Meth or methamphetamine, also known as blue, crystal, ice, meth, and speed, is a highly addictive stimulant. Often in the form of blue or clear tinted crystals, meth is commonly smoked, snorted, or injected. It is similar to, but much stronger, than amphetamine – a prescription drug used to treat ADHD or narcolepsy.
Meth is made or “cooked” in an illegal lab – typically just in a basement or room in a house. This can make the drug more dangerous because it can be easy to contaminate or mess up the final product.
Meth causes a very intense, but somewhat short high. It starts with the initial rush. This is a very intense period where the effects of the drug rush in with strong feelings of euphoria. This typically only lasts for up to thirty minutes. Next comes the high, which is slightly less intense than the rush. This stage can last four to sixteen hours.
Often, the person using meth will binge, or use meth uncontrollably for a period of time – from three to fifteen days. They will often go without sleep or food during that period. The highs from each dose will get progressively shorter and less intense until no high is felt at all.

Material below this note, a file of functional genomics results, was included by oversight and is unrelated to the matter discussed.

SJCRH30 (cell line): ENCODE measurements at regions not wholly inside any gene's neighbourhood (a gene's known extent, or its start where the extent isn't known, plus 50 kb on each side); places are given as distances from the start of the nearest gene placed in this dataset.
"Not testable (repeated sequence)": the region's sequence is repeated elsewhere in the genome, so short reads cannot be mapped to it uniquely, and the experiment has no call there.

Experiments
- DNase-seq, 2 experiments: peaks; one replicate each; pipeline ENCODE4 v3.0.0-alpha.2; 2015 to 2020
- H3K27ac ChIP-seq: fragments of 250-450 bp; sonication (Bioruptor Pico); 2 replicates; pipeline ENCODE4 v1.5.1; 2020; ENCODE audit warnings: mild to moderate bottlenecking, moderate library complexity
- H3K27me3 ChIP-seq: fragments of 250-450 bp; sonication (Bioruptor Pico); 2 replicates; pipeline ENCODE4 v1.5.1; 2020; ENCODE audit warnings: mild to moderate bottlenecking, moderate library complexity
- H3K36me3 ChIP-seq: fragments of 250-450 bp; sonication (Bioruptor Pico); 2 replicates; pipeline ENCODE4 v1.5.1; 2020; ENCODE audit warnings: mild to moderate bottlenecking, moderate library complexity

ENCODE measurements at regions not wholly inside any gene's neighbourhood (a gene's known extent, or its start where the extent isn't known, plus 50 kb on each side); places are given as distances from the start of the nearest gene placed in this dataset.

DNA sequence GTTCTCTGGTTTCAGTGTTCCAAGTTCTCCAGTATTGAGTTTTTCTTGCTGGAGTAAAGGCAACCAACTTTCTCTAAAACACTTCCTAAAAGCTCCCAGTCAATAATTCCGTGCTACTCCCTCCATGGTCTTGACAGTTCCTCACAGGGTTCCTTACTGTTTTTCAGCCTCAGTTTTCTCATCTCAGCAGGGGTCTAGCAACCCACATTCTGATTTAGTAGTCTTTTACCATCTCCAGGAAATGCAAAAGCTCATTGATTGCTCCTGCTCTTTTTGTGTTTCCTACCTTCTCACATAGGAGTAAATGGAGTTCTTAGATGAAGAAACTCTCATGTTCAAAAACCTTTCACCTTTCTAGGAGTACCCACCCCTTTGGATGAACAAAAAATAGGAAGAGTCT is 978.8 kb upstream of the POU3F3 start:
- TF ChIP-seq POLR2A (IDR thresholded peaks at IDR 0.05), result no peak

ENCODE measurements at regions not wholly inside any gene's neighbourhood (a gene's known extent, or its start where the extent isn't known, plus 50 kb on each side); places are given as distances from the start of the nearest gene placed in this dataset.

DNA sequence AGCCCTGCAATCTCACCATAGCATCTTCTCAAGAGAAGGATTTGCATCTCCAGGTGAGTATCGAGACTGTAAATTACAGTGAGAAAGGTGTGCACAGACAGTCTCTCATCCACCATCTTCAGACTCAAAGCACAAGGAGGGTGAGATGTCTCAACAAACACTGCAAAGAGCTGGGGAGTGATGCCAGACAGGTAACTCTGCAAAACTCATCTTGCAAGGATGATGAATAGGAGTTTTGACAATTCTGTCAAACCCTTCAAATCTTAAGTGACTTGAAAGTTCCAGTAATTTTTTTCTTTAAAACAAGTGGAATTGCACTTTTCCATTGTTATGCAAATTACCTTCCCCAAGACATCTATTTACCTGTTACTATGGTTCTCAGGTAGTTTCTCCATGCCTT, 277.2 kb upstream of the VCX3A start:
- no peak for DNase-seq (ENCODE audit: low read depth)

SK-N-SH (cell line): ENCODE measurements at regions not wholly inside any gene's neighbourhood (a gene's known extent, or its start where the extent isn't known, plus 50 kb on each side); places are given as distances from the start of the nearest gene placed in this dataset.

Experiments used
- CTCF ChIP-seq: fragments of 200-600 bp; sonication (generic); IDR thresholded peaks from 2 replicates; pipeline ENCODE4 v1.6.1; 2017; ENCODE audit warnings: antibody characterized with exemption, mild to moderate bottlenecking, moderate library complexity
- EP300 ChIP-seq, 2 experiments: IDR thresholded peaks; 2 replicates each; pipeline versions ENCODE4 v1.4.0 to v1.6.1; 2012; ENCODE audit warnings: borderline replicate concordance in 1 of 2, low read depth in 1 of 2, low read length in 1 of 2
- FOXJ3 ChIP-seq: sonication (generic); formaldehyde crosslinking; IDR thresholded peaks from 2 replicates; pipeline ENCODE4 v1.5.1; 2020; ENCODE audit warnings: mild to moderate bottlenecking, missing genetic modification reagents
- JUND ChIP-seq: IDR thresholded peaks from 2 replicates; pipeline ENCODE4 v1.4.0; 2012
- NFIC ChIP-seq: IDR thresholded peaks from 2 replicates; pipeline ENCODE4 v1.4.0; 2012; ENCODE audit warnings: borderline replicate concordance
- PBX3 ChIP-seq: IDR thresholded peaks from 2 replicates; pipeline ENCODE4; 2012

Short Term Effects of Meth Use
Because meth is a powerful upper, most of the short-term effects of meth use will be stimulating. This can include decreased fatigue and inability to fall asleep, increased activity, and decreased appetite. Many will talk fast or obsessively work on a project, like cleaning the whole house. Your heart rate, breathing, and blood pressure may also increase, which can lead to cardiovascular problems.
One of the main symptoms of meth use is a strong feeling of euphoria. With meth, dopamine, which is a hormone and neurotransmitter that plays a huge part of the reward system in the brain, is released into the brain. Exactly how this works is still being researched. Many describe this feeling as “feeling like a god”. Feelings of invincibility are also common.
How Meth Impacts the Brain
Meth works by flooding the brain with dopamine, which can rewire the pleasure pathways of the brain. It can dull your ability to feel pleasure from other activities and teach your brain to crave the drug. This can cause you take the drug in ever increasing amounts and frequencies to feel the same high. Often time, meth use to this extent can lead to taking the drug, not to feel the high, but to avoid the pain of not taking meth.
When meth is taken for long periods of time or in large doses, it can cause brain damage, cognitive issues, and mental health issues. While research shows that some of these issues can be reversed and the brain healed when meth use is stopped, sometime the issues can be lifelong.